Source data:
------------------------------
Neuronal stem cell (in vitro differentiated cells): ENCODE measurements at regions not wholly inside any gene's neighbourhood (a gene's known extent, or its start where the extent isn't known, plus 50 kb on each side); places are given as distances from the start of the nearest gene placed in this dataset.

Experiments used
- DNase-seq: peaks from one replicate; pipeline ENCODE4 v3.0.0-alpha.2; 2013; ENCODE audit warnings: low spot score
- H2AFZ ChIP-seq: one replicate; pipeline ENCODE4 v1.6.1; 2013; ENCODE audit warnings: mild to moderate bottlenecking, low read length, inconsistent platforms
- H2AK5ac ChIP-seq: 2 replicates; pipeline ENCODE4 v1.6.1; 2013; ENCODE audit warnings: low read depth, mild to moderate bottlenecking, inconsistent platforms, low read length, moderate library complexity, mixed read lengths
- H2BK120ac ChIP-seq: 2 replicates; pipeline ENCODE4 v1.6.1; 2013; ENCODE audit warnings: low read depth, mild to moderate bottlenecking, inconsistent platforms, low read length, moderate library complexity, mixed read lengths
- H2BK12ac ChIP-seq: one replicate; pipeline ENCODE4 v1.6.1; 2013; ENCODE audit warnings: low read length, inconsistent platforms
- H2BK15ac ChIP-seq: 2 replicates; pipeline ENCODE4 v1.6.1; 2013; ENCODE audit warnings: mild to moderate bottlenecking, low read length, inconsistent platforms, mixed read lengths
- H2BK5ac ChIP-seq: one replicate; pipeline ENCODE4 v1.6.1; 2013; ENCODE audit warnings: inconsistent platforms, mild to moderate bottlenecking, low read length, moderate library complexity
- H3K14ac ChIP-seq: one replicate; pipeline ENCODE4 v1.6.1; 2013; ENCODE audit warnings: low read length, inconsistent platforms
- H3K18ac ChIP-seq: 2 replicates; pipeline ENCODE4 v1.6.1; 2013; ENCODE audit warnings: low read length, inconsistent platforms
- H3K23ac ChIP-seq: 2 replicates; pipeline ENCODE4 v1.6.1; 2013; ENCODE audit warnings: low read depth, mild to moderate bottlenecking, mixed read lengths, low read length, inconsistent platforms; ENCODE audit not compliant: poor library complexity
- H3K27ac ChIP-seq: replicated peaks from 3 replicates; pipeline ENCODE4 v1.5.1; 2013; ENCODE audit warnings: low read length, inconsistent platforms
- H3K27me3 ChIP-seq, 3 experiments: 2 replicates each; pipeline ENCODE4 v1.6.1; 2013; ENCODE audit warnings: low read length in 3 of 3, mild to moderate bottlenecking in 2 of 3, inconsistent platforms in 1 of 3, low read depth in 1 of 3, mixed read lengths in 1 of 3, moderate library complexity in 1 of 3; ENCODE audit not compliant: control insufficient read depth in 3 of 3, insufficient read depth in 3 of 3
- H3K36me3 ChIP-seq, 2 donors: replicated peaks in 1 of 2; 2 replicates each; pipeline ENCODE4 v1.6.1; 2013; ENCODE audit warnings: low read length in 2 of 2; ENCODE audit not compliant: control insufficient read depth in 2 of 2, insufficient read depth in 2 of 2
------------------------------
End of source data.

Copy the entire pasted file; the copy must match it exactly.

Neuronal stem cell (in vitro differentiated cells): ENCODE measurements at regions not wholly inside any gene's neighbourhood (a gene's known extent, or its start where the extent isn't known, plus 50 kb on each side); places are given as distances from the start of the nearest gene placed in this dataset.

Experiments used
- DNase-seq: peaks from one replicate; pipeline ENCODE4 v3.0.0-alpha.2; 2013; ENCODE audit warnings: low spot score
- H2AFZ ChIP-seq: one replicate; pipeline ENCODE4 v1.6.1; 2013; ENCODE audit warnings: mild to moderate bottlenecking, low read length, inconsistent platforms
- H2AK5ac ChIP-seq: 2 replicates; pipeline ENCODE4 v1.6.1; 2013; ENCODE audit warnings: low read depth, mild to moderate bottlenecking, inconsistent platforms, low read length, moderate library complexity, mixed read lengths
- H2BK120ac ChIP-seq: 2 replicates; pipeline ENCODE4 v1.6.1; 2013; ENCODE audit warnings: low read depth, mild to moderate bottlenecking, inconsistent platforms, low read length, moderate library complexity, mixed read lengths
- H2BK12ac ChIP-seq: one replicate; pipeline ENCODE4 v1.6.1; 2013; ENCODE audit warnings: low read length, inconsistent platforms
- H2BK15ac ChIP-seq: 2 replicates; pipeline ENCODE4 v1.6.1; 2013; ENCODE audit warnings: mild to moderate bottlenecking, low read length, inconsistent platforms, mixed read lengths
- H2BK5ac ChIP-seq: one replicate; pipeline ENCODE4 v1.6.1; 2013; ENCODE audit warnings: inconsistent platforms, mild to moderate bottlenecking, low read length, moderate library complexity
- H3K14ac ChIP-seq: one replicate; pipeline ENCODE4 v1.6.1; 2013; ENCODE audit warnings: low read length, inconsistent platforms
- H3K18ac ChIP-seq: 2 replicates; pipeline ENCODE4 v1.6.1; 2013; ENCODE audit warnings: low read length, inconsistent platforms
- H3K23ac ChIP-seq: 2 replicates; pipeline ENCODE4 v1.6.1; 2013; ENCODE audit warnings: low read depth, mild to moderate bottlenecking, mixed read lengths, low read length, inconsistent platforms; ENCODE audit not compliant: poor library complexity
- H3K27ac ChIP-seq: replicated peaks from 3 replicates; pipeline ENCODE4 v1.5.1; 2013; ENCODE audit warnings: low read length, inconsistent platforms
- H3K27me3 ChIP-seq, 3 experiments: 2 replicates each; pipeline ENCODE4 v1.6.1; 2013; ENCODE audit warnings: low read length in 3 of 3, mild to moderate bottlenecking in 2 of 3, inconsistent platforms in 1 of 3, low read depth in 1 of 3, mixed read lengths in 1 of 3, moderate library complexity in 1 of 3; ENCODE audit not compliant: control insufficient read depth in 3 of 3, insufficient read depth in 3 of 3
- H3K36me3 ChIP-seq, 2 donors: replicated peaks in 1 of 2; 2 replicates each; pipeline ENCODE4 v1.6.1; 2013; ENCODE audit warnings: low read length in 2 of 2; ENCODE audit not compliant: control insufficient read depth in 2 of 2, insufficient read depth in 2 of 2